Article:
Caiaphas thoughts at the time: “If so many people can fall for Jesus’ tricks, how can I ignore him?” He KNOWS Jesus is dangerous. He cannot ignore him, especially when Jesus goes to the Temple.
We then see Jesus confronted by the Pharisees who ‘legitimately’ question his identity as the Son of God. Jesus tells them “My sheep know me. I give them eternal life and they will never perish.” (John 6). Jesus tells the Pharisees that he and the Father are One. They pick up rocks to stone Jesus, but he escapes through the streets of Jerusalem.
Meanwhile, we return to Caiaphas and his fears about Jesus. Caiaphas remembers another time, years ago, when he was just a child, another revolt that was crushed by the Romans and 2,000 Jews were crucified (this was mentioned in an earlier episode also). After all, Caiaphas is the defender of the Jewish faith and Jewish people (a common thread of this episode.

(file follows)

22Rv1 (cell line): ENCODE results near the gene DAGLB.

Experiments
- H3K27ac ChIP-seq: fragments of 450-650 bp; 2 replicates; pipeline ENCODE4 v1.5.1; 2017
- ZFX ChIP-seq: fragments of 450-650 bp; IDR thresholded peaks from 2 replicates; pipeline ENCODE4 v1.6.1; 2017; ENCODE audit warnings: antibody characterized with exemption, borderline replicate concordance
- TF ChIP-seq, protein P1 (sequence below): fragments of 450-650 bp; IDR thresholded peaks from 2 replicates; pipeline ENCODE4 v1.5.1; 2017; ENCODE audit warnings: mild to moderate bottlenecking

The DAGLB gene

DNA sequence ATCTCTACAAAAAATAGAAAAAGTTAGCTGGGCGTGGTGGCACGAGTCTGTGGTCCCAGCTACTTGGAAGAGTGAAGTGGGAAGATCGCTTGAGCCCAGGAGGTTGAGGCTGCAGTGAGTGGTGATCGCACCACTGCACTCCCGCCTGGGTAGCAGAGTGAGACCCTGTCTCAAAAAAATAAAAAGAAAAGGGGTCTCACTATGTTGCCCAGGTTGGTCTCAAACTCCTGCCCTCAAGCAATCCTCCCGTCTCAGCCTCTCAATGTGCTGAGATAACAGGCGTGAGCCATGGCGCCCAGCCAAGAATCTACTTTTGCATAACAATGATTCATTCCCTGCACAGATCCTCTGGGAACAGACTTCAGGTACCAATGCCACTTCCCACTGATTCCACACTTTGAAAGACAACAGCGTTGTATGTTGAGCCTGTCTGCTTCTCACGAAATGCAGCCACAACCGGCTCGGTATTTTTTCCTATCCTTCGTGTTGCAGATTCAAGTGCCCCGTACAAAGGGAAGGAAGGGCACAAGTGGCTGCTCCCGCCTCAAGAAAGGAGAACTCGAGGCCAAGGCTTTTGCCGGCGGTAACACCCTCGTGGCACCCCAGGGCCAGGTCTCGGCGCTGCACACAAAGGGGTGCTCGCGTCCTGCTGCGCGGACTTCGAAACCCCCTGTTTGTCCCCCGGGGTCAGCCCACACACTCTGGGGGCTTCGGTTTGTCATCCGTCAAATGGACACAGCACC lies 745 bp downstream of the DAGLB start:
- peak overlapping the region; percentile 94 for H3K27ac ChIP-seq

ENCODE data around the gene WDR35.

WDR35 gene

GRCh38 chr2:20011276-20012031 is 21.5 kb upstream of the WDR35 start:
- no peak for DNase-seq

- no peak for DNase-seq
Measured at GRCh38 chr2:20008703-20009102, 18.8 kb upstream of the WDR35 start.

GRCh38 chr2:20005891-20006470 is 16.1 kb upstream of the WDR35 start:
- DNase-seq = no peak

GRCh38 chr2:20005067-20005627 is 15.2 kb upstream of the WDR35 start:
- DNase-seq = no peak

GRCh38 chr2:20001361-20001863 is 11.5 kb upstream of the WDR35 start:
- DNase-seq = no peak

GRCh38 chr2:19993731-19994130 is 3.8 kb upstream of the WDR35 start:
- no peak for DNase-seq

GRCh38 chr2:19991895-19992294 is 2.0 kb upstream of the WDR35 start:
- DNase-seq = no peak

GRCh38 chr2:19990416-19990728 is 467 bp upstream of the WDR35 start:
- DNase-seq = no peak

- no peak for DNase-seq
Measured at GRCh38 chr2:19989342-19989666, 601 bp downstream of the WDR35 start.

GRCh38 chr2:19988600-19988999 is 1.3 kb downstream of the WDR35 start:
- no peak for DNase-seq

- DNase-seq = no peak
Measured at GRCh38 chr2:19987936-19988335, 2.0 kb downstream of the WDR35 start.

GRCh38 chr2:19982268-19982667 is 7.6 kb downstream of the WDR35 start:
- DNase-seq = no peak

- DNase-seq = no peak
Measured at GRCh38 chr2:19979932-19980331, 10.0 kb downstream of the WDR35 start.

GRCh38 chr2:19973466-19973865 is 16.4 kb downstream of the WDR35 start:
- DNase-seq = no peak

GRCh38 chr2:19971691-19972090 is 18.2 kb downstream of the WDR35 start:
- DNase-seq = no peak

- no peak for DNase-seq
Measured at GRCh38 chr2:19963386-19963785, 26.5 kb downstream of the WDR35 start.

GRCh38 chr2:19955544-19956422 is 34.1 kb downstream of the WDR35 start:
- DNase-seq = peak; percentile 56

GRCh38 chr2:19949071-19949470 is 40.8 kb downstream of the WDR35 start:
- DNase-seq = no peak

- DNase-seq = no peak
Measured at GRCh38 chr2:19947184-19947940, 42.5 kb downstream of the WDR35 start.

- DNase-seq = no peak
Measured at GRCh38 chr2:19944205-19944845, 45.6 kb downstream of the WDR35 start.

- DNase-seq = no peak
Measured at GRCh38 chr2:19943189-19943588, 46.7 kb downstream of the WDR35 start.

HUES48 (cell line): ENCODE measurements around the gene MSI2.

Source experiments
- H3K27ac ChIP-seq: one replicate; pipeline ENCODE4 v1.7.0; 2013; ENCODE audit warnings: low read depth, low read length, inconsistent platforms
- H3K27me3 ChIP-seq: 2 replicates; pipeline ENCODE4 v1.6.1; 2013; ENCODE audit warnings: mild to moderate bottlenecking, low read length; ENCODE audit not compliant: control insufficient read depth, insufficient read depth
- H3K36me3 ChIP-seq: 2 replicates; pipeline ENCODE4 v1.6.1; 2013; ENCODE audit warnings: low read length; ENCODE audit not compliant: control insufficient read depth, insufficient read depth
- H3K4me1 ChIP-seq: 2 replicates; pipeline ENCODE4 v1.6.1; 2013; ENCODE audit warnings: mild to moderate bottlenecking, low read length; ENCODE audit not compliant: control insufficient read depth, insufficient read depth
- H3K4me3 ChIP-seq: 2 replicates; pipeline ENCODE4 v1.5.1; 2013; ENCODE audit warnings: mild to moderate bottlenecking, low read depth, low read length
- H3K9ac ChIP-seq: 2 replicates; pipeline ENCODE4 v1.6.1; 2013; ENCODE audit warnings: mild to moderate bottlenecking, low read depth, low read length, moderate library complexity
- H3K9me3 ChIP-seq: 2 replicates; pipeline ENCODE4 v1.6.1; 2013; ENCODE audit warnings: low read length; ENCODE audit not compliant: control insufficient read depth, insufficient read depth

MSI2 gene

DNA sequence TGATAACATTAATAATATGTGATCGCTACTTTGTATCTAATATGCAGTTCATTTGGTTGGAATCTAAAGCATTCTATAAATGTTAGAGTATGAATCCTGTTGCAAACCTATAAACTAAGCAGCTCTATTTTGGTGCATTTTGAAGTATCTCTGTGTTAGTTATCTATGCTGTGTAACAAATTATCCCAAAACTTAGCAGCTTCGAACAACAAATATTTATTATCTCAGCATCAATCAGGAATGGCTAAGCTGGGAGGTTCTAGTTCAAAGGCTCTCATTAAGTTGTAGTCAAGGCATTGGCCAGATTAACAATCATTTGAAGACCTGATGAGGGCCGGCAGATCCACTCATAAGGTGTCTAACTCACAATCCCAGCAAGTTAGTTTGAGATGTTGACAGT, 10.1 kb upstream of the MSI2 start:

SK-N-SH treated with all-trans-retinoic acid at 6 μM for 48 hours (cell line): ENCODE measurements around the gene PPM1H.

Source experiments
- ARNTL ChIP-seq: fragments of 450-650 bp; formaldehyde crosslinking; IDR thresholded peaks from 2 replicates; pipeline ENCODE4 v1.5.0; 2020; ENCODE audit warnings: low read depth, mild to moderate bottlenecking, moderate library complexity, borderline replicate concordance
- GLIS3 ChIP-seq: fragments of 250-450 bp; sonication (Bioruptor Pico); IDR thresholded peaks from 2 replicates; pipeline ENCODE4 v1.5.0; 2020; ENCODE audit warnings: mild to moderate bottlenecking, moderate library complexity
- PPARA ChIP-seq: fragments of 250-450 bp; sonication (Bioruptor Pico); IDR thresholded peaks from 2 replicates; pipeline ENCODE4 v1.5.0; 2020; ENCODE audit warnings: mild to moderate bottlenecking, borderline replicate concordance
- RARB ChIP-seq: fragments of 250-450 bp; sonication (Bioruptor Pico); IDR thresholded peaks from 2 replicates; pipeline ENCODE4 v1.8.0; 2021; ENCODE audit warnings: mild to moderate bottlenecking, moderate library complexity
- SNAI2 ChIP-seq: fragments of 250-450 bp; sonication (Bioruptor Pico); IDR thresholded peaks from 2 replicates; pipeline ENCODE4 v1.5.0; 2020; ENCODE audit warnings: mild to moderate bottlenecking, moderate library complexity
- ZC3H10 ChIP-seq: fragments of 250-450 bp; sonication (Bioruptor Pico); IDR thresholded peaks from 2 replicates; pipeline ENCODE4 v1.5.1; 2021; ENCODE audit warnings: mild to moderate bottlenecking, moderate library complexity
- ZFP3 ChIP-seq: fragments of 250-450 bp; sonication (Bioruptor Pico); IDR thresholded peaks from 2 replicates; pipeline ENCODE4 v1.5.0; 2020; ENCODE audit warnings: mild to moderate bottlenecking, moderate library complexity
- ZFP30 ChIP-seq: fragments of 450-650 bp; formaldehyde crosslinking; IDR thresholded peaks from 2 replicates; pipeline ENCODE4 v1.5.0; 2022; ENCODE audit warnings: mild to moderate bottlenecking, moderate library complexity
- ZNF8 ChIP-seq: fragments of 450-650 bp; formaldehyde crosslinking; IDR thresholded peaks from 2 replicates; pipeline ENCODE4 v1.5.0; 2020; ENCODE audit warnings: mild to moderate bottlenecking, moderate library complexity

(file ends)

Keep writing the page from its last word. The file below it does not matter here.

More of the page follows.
Jesus and his disciples have escaped to the ‘other side of the Jordan’, where John had baptized. At the same time, Lazarus becomes very sick at his home with Mary and Martha in Bethany. A messenger is sent to summon Jesus to come and heal him. Jesus is conflicted about what to do, but remains by the Jordan. Lazarus dies and by the time Jesus gets to Bethany, he has been dead four days and has been lying in a tomb, wrapped in linen, as was customary in Jesus time.
We know the story. Jesus shows up and confronts both Martha and Mary, in that order. Martha is angry Jesus did not come sooner. Jesus says Lazarus will live and Martha thinks Jesus is talking about the final resurrection. gives her a lesson about the final resurrection. Jesus tells her that he is the resurrection and the life and that the one who believes in him, though he dies, yet shall he live. He asks Martha “Do you believe this?” Martha confesses that she believes he is the Messiah, the Son of God.